St Andrews Symposium for Biblical and Early Christian Studies Schedule

The preliminary schedule for June’s St Andrews Symposium for Biblical and Early Christian Studies, entitled “Son of God: Divine Sonship in Jewish and Christian Antiquity,” has been released to participants. It’s going to be quite a packed event. Three parallel sessions with three or four different groups of four papers each are scattered across the three days between the plenary sessions. My own paper will be presented last in group A of session 3, which begins at 2:20 PM on Tuesday in College Hall. See below for the schedule.

St Andrews Symposium Schedule Screen Shot 2016-04-19 at 6.35.21 AM (2) Screen Shot 2016-04-19 at 6.35.25 AM (2) Screen Shot 2016-04-19 at 6.35.29 AM (2)

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4 responses to “St Andrews Symposium for Biblical and Early Christian Studies Schedule

  • Chris Porter

    Looking forward to hearing that. Sounds interesting.

  • The ATRH volume is out – patristic exegesis

    […] This stems from a conference in St Andrews in 2011, which was the first St Andrews Graduate Conference for Biblical and Early Christian studies.  (The conference has since grown significantly; check out the programme of the last edition, here.) […]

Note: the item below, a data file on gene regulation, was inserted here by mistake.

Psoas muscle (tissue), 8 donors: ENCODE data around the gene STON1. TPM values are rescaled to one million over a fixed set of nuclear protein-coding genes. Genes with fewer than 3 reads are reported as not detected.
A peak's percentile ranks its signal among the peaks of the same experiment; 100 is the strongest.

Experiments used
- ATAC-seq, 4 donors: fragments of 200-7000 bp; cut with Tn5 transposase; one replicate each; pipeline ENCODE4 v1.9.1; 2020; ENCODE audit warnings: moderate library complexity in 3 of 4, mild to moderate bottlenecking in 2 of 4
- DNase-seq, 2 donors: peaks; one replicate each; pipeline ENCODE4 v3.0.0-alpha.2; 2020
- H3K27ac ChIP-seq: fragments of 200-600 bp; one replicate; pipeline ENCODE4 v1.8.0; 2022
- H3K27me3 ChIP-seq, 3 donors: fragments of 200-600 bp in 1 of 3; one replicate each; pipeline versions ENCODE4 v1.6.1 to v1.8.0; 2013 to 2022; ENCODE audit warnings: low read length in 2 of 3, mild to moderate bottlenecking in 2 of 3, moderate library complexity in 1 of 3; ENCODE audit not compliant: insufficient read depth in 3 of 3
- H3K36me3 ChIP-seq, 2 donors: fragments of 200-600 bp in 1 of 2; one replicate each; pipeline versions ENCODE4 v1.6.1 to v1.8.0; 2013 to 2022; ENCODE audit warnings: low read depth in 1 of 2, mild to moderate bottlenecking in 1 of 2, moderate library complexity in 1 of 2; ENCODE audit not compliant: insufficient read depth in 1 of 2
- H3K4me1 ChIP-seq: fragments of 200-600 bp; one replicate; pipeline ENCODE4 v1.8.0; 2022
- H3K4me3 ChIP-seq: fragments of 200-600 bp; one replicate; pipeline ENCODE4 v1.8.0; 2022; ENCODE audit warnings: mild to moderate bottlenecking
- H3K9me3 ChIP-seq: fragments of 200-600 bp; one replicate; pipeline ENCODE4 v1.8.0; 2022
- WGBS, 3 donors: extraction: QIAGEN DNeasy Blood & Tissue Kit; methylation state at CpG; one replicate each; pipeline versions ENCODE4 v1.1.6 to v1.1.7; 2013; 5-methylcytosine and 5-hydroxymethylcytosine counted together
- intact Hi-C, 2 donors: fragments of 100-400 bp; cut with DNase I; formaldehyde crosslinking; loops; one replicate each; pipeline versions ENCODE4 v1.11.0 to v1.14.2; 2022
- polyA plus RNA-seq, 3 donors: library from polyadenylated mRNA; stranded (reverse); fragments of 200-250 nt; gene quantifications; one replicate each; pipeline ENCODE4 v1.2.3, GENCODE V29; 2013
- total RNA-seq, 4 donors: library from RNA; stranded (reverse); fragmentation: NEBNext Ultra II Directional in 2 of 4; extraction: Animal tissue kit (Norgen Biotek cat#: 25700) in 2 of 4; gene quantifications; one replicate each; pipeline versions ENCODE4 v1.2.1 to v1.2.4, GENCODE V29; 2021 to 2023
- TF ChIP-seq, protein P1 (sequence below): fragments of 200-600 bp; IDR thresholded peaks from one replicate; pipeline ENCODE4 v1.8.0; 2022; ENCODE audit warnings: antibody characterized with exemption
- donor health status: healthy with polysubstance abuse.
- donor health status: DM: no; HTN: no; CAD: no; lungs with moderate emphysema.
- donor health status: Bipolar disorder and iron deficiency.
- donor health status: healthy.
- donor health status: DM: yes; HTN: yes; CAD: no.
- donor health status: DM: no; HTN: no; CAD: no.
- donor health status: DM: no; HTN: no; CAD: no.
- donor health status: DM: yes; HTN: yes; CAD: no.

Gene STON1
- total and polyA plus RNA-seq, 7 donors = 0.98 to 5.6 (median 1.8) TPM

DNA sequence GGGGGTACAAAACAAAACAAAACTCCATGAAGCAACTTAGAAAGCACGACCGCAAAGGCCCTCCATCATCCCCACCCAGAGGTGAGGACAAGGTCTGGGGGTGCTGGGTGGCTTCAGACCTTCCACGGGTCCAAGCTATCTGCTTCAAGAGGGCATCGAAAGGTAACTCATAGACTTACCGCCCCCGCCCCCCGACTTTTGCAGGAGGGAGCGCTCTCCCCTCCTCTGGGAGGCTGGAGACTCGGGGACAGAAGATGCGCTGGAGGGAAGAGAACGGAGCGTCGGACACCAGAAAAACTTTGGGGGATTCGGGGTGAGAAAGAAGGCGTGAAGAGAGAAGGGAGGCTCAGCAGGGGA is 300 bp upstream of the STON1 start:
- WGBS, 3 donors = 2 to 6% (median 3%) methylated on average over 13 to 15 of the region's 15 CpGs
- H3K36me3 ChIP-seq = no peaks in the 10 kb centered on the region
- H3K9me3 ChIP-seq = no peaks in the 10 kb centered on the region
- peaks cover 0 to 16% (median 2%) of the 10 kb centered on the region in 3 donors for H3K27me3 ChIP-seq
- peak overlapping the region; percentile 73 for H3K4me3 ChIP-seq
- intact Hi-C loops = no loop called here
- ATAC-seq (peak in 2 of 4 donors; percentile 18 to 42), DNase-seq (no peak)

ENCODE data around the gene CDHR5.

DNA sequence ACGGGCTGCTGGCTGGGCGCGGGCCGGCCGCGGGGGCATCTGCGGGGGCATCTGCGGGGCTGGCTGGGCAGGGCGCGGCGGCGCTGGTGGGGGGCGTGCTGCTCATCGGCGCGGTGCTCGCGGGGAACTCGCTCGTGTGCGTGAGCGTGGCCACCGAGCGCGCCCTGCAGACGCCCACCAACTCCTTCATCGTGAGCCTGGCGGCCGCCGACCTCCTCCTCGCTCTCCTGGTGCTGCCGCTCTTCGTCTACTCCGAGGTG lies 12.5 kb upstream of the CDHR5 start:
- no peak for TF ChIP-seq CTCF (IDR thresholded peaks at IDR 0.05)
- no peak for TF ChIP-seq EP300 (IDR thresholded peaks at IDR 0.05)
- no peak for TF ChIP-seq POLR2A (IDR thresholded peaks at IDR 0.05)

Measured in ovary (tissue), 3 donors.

• reality checker

    I am very interested in the concept of agency as understood during the time of Jesus. I would enjoy reading the paper you presented. Have you published it anywhere or is it available on-line? I certainly believe this topic although well known by trinitarian scholarship and apologists, has been purposely ignored by them since it undermines the ontological claims they make as the only means that Jesus could share in the “Divine Identity”, even though the shaliach principle may have a stronger provenance and historical foundation than the supposed upstart early high christology loudly proclaimed by leading theologians who have vested interests in the final determination.

    Thanks!

    • Daniel O. McClellan

      Thanks for the comment! I agree that it often gets downplayed by those invested in the problematic divine identity model. The paper’s publication is in the works, and I’ll be happy to announce on my blog when it’s out.

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